County Dublin Ireland
|Cemetery notes and/or description:|
The graveyard is located beside St. Matthew's Church, at the junction of Irishtown Road and Church Avenue. St. Matthew's Church was built in 1704 and extended in 1879. It was then known as The Royal Chapel of St. Matthew.
Many of the headstones are large flatstones, and due to erosion over time are now illegible. In recent times, the cemetery has been cleaned up and the vegetation has been cut back. It is understood that the road now known as Church Avenue was built in the 20th century over part of the original graveyard. No burials take place here now, but commemorative plaques are laid for parishioners whose remains were cremated, and whose ashes are buried here.
Notable persons buried here include,
John Hawkins Askins A Builder
Rev. Peter Richard Clinch Catholic Parish Priest
Lundy Foot A Tobacconist, and his son
Lundy Foot barrister, who was murdered
John Hammond Harpsichord Maker
Martin Kenny Wine Merchant
History of the Church:
St. Matthew's Church was founded in 1704 because a dramatic growth of population and prosperity in Dublin and its primitive port at Ringsend had brought a population surge to this area. The narrow peninsula of Ringsend was already congested with buildings, so the church was built about 300 metres to the south, now called Irishtown.
The landscape was sand dunes and mud flats with scrubby trees and shrubs. The housing and other facilities were dreadful. Poverty was universal.
The Church of Ireland Archbishop of Dublin, Dr. William King [1650-1729], decided to build a church for this rough, remote but rapidly-expanding port, which was busy not only with sailors and fishermen but with customs officers. He asked the government to pay for the church. It fell for his argument and subsidised the church, which is why it was called the Royal Chapel of St. Matthew from that time until 1871.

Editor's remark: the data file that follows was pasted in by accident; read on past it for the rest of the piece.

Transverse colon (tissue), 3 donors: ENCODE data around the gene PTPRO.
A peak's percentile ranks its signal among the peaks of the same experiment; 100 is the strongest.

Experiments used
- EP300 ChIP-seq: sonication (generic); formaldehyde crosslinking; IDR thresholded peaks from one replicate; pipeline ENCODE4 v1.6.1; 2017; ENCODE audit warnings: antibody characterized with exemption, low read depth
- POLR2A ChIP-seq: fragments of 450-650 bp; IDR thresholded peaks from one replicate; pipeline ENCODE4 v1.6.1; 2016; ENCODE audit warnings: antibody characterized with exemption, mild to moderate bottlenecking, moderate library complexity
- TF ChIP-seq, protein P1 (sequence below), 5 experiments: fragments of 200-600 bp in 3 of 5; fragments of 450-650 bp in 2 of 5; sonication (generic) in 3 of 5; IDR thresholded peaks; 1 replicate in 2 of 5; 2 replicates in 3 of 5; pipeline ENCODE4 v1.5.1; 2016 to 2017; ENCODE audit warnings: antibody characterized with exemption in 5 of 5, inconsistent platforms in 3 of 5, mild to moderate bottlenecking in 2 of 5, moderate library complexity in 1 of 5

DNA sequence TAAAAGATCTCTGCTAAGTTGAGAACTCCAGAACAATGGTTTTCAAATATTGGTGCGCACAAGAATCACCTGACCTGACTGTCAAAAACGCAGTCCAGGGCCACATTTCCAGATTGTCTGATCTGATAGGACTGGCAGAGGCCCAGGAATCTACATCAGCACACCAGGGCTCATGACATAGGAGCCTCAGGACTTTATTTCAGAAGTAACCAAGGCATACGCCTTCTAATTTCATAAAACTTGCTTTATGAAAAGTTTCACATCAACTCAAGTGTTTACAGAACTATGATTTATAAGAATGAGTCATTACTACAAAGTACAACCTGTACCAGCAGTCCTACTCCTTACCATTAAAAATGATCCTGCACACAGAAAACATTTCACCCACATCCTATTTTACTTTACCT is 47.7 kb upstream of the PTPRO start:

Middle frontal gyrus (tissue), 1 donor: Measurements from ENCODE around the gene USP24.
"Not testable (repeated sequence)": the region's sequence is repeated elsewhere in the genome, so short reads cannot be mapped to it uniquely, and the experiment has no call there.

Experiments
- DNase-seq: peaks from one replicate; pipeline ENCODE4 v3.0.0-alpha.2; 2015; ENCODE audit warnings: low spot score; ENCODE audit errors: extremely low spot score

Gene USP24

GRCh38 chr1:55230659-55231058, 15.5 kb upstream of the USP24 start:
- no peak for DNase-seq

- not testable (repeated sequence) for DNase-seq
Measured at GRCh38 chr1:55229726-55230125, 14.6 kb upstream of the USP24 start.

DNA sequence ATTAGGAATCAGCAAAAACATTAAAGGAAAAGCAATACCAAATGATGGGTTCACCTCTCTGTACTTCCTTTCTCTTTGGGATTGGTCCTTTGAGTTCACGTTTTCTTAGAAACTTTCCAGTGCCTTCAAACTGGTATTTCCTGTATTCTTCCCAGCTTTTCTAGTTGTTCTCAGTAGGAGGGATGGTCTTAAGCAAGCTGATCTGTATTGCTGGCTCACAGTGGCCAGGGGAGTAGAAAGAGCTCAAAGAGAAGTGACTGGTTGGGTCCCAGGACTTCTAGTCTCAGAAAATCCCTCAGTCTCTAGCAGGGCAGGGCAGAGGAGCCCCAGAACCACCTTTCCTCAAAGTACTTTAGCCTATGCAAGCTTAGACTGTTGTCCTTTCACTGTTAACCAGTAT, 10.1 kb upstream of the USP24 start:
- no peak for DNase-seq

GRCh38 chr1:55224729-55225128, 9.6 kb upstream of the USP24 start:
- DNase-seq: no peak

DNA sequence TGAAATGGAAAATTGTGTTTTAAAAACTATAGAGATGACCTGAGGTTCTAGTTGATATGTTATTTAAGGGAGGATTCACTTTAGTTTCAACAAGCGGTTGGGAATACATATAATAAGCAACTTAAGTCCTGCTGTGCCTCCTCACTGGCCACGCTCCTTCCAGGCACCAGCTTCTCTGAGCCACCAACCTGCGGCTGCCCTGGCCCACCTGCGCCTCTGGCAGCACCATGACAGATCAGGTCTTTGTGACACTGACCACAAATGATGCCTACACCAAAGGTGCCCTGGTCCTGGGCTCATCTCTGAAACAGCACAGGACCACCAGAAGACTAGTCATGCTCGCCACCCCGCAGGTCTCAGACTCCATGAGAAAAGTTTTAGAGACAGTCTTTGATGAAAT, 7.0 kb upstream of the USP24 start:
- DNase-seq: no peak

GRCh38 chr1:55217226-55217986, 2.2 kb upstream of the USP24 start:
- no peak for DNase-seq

A few years after St. Matthew's opened, Dublin Corporation paid to heighten the tower and add a pyramidal steeple as a navigation mark for ships on this dangerous coast (the steeple was later taken down).
In 1871 the Church of Ireland became an independent church, no longer controlled by any government (this was called ‘disestablisment'). The ‘royal chapel' was turned into a normal parish with its own priest as rector and its own vestry, or self-governing body of lay people, to raise money, to help the poor, protect the building, and carry out the many and various functions of a Christian community.
In 1879 the church was expanded as the number of parishioners grew. It was nearly doubled in length, with a new sanctuary and choir at the east end. North and south transepts were added, so the church now has the shape of a cross. Old balconies were taken down and the organ moved from the balcony to the new choir. Capacity rose from about 350 to about 500 parishioners. The Architect for these works was James Franklin Fuller. The works cost £3,000.
A memorial beside the altar is dedicated to those who lost their lives in World War I and is inscribed 'Died fighting for God and right and liberty', and not the previous style of 'King and Country'. The 35 men named included 16 members of the 17th company of The Boys' Brigade, which was based in St Matthew's.
St. Matthew's Church War Memorial
In the last quarter of the twentieth century a parish room was built at the west end, using part of the nave near the tower.
St Matthew's School has served the parish area since 1832. It is now in Cranfield Place, 200 metres from the church. It has recently been enlarged and the facilities updated.
Church Services are held every Sunday at 11.15 am in St. Matthew's.
The burial records indicate that over 3,250 were buried here in the 19th century. The vast majority were the poor, Protestant and Catholic, of the surrounding district, who have no headstone to mark their existence, and whose only record is an entry in a burial register.